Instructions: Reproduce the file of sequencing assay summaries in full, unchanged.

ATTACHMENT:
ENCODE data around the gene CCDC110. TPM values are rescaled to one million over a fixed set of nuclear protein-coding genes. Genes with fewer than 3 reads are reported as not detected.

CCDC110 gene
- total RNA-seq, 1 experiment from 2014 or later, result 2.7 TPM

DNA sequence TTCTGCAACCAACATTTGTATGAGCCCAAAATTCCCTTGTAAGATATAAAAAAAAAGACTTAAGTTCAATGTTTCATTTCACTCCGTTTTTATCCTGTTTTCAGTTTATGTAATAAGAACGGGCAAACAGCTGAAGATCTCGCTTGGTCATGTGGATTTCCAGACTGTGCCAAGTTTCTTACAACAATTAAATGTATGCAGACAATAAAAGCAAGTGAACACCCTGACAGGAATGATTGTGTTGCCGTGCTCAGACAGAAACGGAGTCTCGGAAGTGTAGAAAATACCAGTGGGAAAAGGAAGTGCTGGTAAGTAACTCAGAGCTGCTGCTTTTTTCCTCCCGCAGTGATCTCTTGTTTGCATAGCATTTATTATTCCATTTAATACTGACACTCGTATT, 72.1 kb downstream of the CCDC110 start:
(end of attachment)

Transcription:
ENCODE data around the gene CCDC110. TPM values are rescaled to one million over a fixed set of nuclear protein-coding genes. Genes with fewer than 3 reads are reported as not detected.

CCDC110 gene
- total RNA-seq, 1 experiment from 2014 or later, result 2.7 TPM

DNA sequence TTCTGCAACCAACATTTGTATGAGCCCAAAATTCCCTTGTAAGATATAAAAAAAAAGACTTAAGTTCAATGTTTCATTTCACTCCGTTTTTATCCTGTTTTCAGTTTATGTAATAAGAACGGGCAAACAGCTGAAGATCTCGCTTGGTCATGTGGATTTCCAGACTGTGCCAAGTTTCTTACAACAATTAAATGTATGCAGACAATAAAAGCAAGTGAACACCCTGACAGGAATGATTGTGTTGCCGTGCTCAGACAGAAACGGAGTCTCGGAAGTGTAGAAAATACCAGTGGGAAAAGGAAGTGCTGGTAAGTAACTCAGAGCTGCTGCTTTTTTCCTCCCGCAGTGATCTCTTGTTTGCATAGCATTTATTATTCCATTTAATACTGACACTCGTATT, 72.1 kb downstream of the CCDC110 start: